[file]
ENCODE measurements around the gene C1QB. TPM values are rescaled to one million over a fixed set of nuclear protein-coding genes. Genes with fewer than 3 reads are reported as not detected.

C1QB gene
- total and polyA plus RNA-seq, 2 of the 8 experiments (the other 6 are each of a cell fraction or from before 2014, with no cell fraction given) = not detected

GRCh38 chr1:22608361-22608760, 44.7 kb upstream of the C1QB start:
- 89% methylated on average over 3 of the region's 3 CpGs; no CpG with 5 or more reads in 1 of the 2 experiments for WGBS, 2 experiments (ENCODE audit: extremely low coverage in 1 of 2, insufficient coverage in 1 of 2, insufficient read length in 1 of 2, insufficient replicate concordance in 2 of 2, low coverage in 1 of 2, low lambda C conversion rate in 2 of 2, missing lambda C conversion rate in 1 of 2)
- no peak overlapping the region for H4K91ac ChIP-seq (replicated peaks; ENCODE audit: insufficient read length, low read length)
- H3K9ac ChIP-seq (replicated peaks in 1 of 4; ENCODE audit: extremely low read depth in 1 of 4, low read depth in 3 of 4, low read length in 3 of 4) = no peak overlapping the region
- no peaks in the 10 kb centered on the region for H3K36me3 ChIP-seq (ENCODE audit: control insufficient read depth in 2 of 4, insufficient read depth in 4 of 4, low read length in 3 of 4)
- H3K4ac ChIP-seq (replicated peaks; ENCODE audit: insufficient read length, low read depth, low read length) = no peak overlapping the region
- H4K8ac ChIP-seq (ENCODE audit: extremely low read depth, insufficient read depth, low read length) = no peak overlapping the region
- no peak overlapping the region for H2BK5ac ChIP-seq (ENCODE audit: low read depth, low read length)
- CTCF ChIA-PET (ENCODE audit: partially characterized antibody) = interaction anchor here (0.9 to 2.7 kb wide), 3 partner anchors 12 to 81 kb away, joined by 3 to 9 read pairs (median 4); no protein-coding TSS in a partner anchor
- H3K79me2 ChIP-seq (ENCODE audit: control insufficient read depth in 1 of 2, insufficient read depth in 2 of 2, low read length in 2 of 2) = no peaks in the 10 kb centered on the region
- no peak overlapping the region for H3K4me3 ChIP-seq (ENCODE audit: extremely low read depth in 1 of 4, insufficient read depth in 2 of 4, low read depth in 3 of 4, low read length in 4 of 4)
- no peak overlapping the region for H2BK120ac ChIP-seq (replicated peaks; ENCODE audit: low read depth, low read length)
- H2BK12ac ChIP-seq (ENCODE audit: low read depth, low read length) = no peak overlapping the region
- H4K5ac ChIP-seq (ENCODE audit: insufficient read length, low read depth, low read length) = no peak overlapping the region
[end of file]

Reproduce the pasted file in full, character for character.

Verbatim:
ENCODE measurements around the gene C1QB. TPM values are rescaled to one million over a fixed set of nuclear protein-coding genes. Genes with fewer than 3 reads are reported as not detected.

C1QB gene
- total and polyA plus RNA-seq, 2 of the 8 experiments (the other 6 are each of a cell fraction or from before 2014, with no cell fraction given) = not detected

GRCh38 chr1:22608361-22608760, 44.7 kb upstream of the C1QB start:
- 89% methylated on average over 3 of the region's 3 CpGs; no CpG with 5 or more reads in 1 of the 2 experiments for WGBS, 2 experiments (ENCODE audit: extremely low coverage in 1 of 2, insufficient coverage in 1 of 2, insufficient read length in 1 of 2, insufficient replicate concordance in 2 of 2, low coverage in 1 of 2, low lambda C conversion rate in 2 of 2, missing lambda C conversion rate in 1 of 2)
- no peak overlapping the region for H4K91ac ChIP-seq (replicated peaks; ENCODE audit: insufficient read length, low read length)
- H3K9ac ChIP-seq (replicated peaks in 1 of 4; ENCODE audit: extremely low read depth in 1 of 4, low read depth in 3 of 4, low read length in 3 of 4) = no peak overlapping the region
- no peaks in the 10 kb centered on the region for H3K36me3 ChIP-seq (ENCODE audit: control insufficient read depth in 2 of 4, insufficient read depth in 4 of 4, low read length in 3 of 4)
- H3K4ac ChIP-seq (replicated peaks; ENCODE audit: insufficient read length, low read depth, low read length) = no peak overlapping the region
- H4K8ac ChIP-seq (ENCODE audit: extremely low read depth, insufficient read depth, low read length) = no peak overlapping the region
- no peak overlapping the region for H2BK5ac ChIP-seq (ENCODE audit: low read depth, low read length)
- CTCF ChIA-PET (ENCODE audit: partially characterized antibody) = interaction anchor here (0.9 to 2.7 kb wide), 3 partner anchors 12 to 81 kb away, joined by 3 to 9 read pairs (median 4); no protein-coding TSS in a partner anchor
- H3K79me2 ChIP-seq (ENCODE audit: control insufficient read depth in 1 of 2, insufficient read depth in 2 of 2, low read length in 2 of 2) = no peaks in the 10 kb centered on the region
- no peak overlapping the region for H3K4me3 ChIP-seq (ENCODE audit: extremely low read depth in 1 of 4, insufficient read depth in 2 of 4, low read depth in 3 of 4, low read length in 4 of 4)
- no peak overlapping the region for H2BK120ac ChIP-seq (replicated peaks; ENCODE audit: low read depth, low read length)
- H2BK12ac ChIP-seq (ENCODE audit: low read depth, low read length) = no peak overlapping the region
- H4K5ac ChIP-seq (ENCODE audit: insufficient read length, low read depth, low read length) = no peak overlapping the region